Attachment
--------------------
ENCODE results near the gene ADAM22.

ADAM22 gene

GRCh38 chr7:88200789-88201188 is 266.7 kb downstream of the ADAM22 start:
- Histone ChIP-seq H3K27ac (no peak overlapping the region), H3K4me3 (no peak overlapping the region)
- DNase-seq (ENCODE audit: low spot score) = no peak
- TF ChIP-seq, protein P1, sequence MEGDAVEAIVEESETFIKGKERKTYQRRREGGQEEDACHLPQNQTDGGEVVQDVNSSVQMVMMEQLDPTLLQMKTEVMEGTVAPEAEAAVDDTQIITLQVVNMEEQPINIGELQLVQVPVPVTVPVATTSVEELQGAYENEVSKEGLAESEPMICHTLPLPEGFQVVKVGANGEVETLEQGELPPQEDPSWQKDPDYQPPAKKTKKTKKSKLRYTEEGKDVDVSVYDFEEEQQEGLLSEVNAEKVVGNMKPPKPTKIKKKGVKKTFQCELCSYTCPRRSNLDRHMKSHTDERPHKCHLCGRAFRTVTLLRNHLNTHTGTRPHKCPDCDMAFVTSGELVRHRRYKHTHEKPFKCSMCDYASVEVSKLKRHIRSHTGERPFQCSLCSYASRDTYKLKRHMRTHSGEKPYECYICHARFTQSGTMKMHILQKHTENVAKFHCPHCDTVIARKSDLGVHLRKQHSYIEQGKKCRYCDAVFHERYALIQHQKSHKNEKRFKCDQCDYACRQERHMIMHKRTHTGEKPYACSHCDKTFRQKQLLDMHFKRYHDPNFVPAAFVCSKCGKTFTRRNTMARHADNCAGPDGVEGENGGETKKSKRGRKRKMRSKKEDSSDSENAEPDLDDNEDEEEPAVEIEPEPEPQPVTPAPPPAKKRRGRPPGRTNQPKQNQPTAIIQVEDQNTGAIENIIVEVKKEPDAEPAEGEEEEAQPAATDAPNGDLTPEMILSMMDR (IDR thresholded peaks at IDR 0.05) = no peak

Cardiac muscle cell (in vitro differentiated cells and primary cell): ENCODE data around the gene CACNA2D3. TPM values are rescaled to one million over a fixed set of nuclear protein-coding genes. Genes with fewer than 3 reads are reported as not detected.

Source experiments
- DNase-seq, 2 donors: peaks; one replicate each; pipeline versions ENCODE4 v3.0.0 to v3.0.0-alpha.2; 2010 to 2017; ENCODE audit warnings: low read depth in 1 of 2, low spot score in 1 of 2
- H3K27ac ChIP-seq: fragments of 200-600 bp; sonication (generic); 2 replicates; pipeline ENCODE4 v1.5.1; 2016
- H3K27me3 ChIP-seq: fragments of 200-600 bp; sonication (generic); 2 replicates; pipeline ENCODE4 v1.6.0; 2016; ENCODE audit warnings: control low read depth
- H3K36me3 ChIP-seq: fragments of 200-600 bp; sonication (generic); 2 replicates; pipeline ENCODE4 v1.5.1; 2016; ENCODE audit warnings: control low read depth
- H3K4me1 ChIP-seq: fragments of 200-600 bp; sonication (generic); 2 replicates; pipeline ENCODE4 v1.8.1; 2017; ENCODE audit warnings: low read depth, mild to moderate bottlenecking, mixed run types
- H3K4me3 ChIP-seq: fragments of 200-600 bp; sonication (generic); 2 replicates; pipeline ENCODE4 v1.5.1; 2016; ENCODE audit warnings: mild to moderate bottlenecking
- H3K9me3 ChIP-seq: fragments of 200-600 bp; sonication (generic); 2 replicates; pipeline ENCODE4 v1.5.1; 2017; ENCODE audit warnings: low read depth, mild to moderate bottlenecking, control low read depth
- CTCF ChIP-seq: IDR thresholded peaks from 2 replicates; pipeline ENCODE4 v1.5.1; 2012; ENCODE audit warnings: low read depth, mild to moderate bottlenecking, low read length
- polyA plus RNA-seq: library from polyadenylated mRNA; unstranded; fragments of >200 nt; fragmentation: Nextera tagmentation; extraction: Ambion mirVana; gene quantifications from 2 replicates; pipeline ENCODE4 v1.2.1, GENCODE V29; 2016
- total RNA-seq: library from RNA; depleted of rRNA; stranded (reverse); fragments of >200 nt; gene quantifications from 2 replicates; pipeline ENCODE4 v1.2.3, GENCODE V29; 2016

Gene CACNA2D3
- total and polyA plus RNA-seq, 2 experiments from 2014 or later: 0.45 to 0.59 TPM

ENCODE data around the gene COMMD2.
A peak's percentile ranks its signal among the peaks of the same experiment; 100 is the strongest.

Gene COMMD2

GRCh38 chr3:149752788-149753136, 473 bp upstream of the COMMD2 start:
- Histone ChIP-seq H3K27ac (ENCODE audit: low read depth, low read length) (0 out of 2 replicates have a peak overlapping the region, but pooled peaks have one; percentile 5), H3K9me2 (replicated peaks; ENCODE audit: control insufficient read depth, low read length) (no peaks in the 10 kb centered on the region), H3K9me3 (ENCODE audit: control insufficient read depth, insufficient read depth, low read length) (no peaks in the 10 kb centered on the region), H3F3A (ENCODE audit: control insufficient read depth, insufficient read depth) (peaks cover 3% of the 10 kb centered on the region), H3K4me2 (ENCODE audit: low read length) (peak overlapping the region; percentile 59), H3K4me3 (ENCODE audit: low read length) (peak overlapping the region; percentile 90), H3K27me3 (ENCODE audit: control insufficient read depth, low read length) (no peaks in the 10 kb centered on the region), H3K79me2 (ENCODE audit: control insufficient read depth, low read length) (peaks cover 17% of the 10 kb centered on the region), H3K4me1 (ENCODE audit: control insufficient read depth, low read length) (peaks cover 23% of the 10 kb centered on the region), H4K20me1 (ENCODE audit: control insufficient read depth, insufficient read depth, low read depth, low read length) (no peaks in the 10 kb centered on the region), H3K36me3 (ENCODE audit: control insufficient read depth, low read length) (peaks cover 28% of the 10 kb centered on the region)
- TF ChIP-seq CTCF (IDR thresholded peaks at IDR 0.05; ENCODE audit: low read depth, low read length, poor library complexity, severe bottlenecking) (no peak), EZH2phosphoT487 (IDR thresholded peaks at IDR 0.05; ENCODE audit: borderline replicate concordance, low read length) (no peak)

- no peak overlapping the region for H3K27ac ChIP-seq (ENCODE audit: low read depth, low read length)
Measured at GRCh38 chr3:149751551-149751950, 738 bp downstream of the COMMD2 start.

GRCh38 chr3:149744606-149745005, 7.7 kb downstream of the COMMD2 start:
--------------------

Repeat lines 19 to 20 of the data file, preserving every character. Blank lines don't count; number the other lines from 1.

Gene CACNA2D3
- total and polyA plus RNA-seq, 2 experiments from 2014 or later: 0.45 to 0.59 TPM